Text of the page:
The transient performance of an engine generally depends on the volume of wall flow and behavior of fuel in the induction system which is composed of the intake manifold and the intake port. An experimental technique has been developed for estimating these phenomena in a gasoline engine, which employs a meter for measuring the air-fuel mixture ratio. Using this technique we analyzed single point and multipoint injection systems, and determined the differences in the volume of fuel associated with wall flow. The effects of the shape and specifications of fuel supply system components on the volume of wall flow and fuel behavior in these systems were also made estublished.
Technical Paper

The New Nissan 1.7 Liter 4 Cylinder Diesel Engine

1983-06-06
831008
The new Nissan 1.7 liter 4 cylinder diesel engine has been developed to meet the social requirements for energy conservation. The main objective was to improve fuel economy without sacrificing driveability, and this has been achieved by minimizing engine weight, reducing mechanical friction loss and optimizing the combustion system. The CA series gasoline engine, which is known for its light weight, was chosen as the base engine for dieselization. The swirl chamber combustion system used for the LD28 engine was modified to satisfy the requirements for high power, good fuel economy and low noise. Engine noise has been reduced with the aid of several analytical methods such as laser holography. Special attention has been paid to the reduction of diesel knock which is most offensive to the ear. To install this engine in a small FWD vehicle transversely, much effort went into the minimizing of the engine length and width.
Technical Paper

Crank-angle-resolved Measurements of Air-fuel Ratio, Temperature, and Liquid Fuel Droplet Scattering in a Direct-injection Gasoline Engine

2010-10-25
2010-01-2246
Simultaneous crank-angle-resolved measurements of gasoline vapor concentration, gas temperature, and liquid fuel droplet scattering were made with three-color infrared absorption in a direct-injection spark-ignition engine with premium gasoline. The infrared light was coupled into and out of the cylinder using fiber optics incorporated into a modified spark plug, allowing measurement at a location adjacent to the spark plug electrode. Two mid-infrared (mid-IR) laser wavelengths were simultaneously produced by difference-frequency-generation in periodically poled lithium niobate (PPLN) using one signal and two pump lasers operating in the near-infrared (near-IR). A portion of the near-IR signal laser residual provided a simultaneous third, non-resonant, wavelength for liquid droplet detection. This non-resonant signal was used to subtract the influence of droplet scattering from the resonant mid-IR signals to obtain vapor absorption signals in the presence of droplet extinction.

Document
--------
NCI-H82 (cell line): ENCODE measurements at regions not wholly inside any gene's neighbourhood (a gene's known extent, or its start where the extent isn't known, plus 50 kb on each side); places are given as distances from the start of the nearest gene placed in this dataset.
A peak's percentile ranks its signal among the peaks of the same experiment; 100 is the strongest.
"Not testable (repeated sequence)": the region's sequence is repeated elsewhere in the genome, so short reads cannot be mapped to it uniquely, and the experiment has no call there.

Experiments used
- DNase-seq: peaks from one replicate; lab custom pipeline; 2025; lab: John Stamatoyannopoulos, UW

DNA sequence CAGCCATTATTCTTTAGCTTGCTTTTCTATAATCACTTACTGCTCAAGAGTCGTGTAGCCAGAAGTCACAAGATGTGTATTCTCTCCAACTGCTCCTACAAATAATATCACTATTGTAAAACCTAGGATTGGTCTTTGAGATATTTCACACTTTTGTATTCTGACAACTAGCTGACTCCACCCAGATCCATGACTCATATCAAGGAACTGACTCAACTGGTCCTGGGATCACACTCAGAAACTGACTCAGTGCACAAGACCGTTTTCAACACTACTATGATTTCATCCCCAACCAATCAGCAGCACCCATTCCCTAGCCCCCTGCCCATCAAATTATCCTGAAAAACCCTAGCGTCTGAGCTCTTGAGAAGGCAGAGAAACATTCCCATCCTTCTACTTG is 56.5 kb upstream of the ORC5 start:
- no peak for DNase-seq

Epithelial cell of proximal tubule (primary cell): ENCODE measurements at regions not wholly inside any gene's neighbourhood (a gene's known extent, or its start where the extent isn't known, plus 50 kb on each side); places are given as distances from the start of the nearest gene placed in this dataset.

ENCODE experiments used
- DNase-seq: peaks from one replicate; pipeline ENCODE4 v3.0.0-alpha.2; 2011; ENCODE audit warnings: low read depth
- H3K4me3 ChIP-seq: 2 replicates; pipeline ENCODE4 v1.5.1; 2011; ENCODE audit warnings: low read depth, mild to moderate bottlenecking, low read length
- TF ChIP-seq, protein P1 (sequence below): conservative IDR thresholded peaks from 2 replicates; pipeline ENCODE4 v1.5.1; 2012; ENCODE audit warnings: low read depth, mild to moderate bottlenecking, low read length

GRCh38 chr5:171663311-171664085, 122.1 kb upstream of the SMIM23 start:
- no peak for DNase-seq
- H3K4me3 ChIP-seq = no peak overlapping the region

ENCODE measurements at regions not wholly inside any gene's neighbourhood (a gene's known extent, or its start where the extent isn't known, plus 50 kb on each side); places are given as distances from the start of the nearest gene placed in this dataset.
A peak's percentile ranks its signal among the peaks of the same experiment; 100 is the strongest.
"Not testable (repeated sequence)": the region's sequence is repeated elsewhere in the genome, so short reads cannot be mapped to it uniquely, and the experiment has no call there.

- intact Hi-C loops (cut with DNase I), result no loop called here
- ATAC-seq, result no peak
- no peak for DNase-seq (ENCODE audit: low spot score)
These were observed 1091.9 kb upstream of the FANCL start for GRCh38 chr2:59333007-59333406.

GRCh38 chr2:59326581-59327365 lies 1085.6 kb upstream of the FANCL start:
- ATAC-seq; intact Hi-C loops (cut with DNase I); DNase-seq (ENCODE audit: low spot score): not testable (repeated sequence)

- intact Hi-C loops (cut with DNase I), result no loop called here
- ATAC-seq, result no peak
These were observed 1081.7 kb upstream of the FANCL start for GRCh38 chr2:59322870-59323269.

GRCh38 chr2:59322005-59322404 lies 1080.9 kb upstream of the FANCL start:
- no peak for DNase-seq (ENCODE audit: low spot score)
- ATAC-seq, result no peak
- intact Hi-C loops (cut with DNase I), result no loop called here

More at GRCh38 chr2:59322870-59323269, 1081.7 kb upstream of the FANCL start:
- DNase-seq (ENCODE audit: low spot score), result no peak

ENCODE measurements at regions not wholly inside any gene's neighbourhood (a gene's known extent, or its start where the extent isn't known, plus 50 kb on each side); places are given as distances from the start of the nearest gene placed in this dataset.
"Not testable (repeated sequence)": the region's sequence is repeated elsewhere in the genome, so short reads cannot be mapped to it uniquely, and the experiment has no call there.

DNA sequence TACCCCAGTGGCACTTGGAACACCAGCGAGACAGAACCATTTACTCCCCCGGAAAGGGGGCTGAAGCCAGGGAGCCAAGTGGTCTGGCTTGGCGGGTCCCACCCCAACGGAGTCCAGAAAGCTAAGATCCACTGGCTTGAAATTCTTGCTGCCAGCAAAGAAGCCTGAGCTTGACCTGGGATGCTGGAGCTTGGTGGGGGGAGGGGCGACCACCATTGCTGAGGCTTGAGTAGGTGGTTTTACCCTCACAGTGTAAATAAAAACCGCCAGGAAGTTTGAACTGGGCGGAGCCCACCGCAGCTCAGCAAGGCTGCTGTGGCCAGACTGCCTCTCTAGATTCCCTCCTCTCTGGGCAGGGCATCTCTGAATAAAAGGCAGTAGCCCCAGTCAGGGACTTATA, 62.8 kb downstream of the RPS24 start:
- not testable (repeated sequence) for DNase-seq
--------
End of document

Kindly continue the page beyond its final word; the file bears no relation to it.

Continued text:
Technical Paper

A New Quasi-Dimensional Combustion Model Applicable to Direct Injection Gasoline Engine

2010-04-12
2010-01-0544
Gasoline engines employ various mechanisms for improvement of fuel consumption and reduction of exhaust emissions to deal with environmental problems. Direct fuel injection is one such technology. This paper presents a new quasi-dimensional combustion model applicable to direct injection gasoline engine. The Model consists of author's original in-cylinder turbulence and mixture homogeneity sub model suitable for direct fuel injection conditions. Model validation results exhibit good agreement with experimental and 3D CFD data at steady state and transient operating conditions.
Technical Paper

Development of “Hybrid EPS”

2011-04-12
2011-01-0564
Hydraulic power steering is applied for petrol and diesel models of Infinity M series to provide supreme feeling of steering. Power assist of hydraulic power steering (here after called HPS), however, does not work when hybrid vehicle is in EV drive mode because the engine, which is the power source stops and the power is not supplied. Electric Power Steering (hereafter called EPS), therefore, “MUST” be installed to assist the power. Here comes the need that Nissan has developed our Hybrid EPS for Infinity M Hybrid model to keep providing supreme feeling of steering of hydraulic power steering without huge packaging change from the standard packaging of petrol & diesel models with hydraulic power steering. Our Hybrid EPS is the 1st hybrid EPS system in the world that is effectuated by oil pressure, and succesively realized by unique and excellent technology of Nissan.
X